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Grieving During the Holidays…Relax, Re-Orient, Rely, Remember

by Chaplain Julia Rajtar, MAPS, BCC


Holidays are an emotional and often stressful time for most of us, which are further intensified for the bereaved.  As the time approaches, memories wash over us. dread, anxiety, worry can fill the mind and heart.  Sometimes we may feel isolated, because in a time when others are “merry” we don’t feel merry at all, and it feels like no one understands, while some may want things to be like they always were.  It can feel like the progress we made with our grief just got worse again.  How can the bereaved enjoy the holidays, while also grieving?  The four R’s can serve as a guide.


Tips for Grieving During the Holidays


  • During the holiday its ok to take a break from your grief, to try to move it aside a little, and try to enjoy the holiday. We don’t forget our loved one by doing so, and it is a healthy way to cope.
  • Go a slower pace(amidst the chaos of the holiday), respect your own limits.
  • As you put the pieces of your life together again, give yourself permission to adapt your holiday celebration.



  • Acknowledge that the loss affects this holiday, this gathering, this time of the year and that things will never be the same again.
  • What feels most right to you? Share with your family, loved ones, your own circle.
  • Acknowledge the year of lasts, i.e. last year we did this, had this event, we have always done this… and that this may not ever be the same again.
  • Simplifying, keep things simple for themselves, especially for the first holiday, it has the most “unknown” feelings.



  • Who is your support network? How does that look during holidays?  Is it different than normal?  Are there other ways you can get support at this time?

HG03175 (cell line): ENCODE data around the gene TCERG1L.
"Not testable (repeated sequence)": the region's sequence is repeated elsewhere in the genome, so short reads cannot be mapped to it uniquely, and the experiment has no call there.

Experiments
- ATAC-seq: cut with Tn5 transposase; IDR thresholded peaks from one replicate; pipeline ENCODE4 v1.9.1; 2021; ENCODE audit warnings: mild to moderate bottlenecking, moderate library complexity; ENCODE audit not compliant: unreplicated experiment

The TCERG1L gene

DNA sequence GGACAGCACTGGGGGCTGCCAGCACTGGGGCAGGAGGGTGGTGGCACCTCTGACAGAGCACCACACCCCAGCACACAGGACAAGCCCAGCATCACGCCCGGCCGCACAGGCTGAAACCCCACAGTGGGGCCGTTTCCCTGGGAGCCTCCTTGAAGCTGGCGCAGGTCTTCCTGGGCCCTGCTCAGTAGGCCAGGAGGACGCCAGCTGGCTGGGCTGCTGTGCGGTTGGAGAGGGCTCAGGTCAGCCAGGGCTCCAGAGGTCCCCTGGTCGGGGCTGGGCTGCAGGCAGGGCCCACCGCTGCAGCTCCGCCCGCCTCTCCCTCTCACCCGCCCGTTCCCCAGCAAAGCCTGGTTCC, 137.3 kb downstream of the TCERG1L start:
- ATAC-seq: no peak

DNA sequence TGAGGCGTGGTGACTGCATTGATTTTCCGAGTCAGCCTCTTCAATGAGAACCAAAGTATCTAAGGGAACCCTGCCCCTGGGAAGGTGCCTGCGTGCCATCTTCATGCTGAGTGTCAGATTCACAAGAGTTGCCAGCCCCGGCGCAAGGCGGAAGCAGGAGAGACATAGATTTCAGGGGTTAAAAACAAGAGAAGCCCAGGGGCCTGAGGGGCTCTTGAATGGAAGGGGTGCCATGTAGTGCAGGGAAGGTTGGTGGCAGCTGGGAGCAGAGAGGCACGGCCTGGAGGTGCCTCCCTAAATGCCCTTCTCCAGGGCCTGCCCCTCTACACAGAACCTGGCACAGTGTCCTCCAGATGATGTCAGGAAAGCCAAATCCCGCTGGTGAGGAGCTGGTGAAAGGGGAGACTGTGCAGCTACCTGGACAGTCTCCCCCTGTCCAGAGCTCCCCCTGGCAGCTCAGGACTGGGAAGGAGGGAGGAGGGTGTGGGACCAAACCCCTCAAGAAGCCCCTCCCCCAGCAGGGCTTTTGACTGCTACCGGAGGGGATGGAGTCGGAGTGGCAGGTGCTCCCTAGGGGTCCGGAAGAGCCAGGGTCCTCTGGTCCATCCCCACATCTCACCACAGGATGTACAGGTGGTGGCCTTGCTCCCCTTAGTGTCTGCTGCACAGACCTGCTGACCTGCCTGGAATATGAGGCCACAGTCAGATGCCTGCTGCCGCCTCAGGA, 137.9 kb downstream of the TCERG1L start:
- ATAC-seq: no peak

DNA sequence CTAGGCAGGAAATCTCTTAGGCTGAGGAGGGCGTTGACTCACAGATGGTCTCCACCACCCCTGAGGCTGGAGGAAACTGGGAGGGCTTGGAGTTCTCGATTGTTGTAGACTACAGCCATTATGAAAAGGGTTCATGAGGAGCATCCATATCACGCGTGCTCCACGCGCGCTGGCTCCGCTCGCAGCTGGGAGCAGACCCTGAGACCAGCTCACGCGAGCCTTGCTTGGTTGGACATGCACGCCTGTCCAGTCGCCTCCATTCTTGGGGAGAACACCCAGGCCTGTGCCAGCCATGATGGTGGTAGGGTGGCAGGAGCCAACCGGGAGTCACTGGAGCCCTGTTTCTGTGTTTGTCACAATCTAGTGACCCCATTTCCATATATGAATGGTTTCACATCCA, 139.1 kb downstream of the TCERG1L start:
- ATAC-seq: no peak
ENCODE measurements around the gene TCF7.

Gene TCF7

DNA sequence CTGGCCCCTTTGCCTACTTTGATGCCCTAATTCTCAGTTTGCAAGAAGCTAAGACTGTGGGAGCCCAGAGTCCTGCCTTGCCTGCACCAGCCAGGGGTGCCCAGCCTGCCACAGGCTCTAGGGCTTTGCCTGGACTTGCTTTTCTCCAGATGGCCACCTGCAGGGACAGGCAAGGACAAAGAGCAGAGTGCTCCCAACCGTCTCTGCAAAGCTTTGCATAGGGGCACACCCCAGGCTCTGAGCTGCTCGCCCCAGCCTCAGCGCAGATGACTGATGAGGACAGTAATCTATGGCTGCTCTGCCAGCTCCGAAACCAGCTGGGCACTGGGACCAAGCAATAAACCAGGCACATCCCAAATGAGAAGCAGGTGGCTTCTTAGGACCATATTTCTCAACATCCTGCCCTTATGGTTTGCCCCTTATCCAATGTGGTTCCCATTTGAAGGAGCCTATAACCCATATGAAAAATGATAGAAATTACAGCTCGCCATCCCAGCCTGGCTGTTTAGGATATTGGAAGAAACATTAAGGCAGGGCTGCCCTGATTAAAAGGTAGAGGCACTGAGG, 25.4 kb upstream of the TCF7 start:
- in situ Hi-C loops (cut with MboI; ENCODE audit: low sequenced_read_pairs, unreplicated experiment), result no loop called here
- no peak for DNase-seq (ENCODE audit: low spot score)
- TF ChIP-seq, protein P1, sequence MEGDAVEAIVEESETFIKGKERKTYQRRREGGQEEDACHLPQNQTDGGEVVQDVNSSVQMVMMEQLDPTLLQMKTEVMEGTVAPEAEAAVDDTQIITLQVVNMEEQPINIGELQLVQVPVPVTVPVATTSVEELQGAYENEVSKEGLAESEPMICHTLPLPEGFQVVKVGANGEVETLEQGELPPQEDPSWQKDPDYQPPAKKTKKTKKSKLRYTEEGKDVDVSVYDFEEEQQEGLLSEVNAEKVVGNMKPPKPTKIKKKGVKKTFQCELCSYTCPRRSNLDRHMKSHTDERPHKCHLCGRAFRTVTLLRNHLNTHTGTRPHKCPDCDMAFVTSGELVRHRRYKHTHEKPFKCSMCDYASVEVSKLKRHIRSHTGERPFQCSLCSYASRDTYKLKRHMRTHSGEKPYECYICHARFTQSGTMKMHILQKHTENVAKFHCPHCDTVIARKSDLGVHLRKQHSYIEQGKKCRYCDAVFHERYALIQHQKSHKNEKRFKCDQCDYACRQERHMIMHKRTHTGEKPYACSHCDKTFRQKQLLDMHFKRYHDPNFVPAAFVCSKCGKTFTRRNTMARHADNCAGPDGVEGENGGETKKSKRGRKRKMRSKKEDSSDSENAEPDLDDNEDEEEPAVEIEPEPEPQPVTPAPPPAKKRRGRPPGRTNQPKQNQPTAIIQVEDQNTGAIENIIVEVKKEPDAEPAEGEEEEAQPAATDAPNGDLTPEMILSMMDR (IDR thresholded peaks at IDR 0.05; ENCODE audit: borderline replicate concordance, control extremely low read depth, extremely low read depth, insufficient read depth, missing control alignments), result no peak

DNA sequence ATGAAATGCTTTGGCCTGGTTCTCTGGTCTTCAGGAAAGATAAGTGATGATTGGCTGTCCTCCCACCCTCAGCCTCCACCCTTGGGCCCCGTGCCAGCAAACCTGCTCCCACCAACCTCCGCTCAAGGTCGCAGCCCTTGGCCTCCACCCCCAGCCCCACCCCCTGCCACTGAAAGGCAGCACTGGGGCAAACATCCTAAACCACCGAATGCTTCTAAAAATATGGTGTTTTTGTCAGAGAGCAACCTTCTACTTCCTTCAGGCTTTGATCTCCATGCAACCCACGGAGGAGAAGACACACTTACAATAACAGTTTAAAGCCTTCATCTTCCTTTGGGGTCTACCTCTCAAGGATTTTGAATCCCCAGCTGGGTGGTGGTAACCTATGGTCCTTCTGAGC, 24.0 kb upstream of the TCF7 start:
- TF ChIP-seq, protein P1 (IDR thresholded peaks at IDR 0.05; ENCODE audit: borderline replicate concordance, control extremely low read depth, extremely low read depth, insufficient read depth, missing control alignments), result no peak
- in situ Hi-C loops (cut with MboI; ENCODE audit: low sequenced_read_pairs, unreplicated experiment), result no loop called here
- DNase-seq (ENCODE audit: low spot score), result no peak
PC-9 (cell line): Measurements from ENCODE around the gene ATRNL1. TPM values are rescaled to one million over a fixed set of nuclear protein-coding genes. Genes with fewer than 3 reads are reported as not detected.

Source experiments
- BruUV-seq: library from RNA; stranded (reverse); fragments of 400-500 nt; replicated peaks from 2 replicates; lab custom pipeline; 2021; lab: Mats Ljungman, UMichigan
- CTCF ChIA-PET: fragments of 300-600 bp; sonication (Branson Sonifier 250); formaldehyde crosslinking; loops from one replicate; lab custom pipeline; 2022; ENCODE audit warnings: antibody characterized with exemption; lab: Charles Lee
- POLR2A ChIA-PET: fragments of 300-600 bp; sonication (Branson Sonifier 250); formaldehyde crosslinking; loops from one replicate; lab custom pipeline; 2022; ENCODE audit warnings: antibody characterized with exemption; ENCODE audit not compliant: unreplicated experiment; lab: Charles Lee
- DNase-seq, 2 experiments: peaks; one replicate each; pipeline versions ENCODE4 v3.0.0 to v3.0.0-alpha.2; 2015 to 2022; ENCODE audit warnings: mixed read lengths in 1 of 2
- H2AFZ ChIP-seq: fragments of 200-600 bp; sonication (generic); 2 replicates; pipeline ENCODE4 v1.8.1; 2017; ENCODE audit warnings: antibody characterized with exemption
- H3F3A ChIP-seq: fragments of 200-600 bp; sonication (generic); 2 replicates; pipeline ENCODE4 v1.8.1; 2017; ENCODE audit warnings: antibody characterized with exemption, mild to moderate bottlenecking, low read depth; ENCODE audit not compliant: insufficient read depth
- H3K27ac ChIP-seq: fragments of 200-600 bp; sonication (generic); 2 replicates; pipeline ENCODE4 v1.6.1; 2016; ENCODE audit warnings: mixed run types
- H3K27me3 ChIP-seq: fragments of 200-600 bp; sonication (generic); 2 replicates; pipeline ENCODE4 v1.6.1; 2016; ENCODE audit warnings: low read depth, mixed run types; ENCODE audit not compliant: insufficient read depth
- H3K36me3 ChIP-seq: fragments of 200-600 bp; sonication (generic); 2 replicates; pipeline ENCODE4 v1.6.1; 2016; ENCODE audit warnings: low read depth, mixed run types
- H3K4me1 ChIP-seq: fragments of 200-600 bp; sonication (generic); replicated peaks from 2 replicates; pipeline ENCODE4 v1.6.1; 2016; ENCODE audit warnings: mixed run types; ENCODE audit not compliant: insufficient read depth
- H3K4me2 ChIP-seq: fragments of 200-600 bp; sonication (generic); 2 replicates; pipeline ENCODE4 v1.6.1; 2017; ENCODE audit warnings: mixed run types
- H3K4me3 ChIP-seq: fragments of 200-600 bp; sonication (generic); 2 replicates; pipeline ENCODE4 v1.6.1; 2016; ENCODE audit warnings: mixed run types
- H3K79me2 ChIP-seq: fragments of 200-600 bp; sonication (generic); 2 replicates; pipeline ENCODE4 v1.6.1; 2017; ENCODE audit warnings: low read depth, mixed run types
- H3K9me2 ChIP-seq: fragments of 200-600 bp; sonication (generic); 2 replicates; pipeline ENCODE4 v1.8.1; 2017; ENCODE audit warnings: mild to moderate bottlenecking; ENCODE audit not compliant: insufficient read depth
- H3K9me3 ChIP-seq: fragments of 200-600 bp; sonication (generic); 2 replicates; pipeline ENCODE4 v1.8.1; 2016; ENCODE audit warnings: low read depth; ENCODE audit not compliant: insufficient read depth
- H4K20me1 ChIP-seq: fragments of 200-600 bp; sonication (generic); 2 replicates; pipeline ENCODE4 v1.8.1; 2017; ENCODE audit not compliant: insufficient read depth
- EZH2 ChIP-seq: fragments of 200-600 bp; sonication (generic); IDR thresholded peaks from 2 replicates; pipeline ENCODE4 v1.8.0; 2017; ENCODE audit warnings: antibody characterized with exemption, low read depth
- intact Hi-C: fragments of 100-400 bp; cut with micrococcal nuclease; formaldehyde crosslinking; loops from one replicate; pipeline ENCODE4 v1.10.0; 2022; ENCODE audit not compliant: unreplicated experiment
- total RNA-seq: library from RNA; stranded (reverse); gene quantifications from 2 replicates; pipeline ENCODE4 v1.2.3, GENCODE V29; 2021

• It can be tempting for the bereaved to want to isolate and it can be helpful to find 1 – 2 people you can share your feelings with, particularly around the holiday.
  • When you open yourself up and allow yourself to be a little more vulnerable, it allows others to be a support to you and others would welcome that.



  • One family, goes bowling on the anniversary of the death as a way to remember the deceased(the deceased loved bowling)
  • Set an empty chair/place at the table
  • Sharing meals- certain types of foods the deceased enjoyed
  • Walks, bike, hike to special places


This holiday season, there may be fatigue at times, there will be surges of grief, there will be music, smells or rituals that will flood us with memories, and there may be joy at times, even while grieving.  It’s ok to not be ok and it’s ok to be ok, even for just a while during the holiday, even while mourning.


May love and joy be yours, to the extent it can, as you celebrate the holiday and remember the loved one you hold in your heart.


Source:  National Hospice & Palliative Care Organization(NHPCO) Bereavement Professionals Chat, Grief Support and the Holidays, Kara Thoma, LCSW, ACHP-SW, Joelle Osterhaus, LCSW, ACHP-SW, October 2021.

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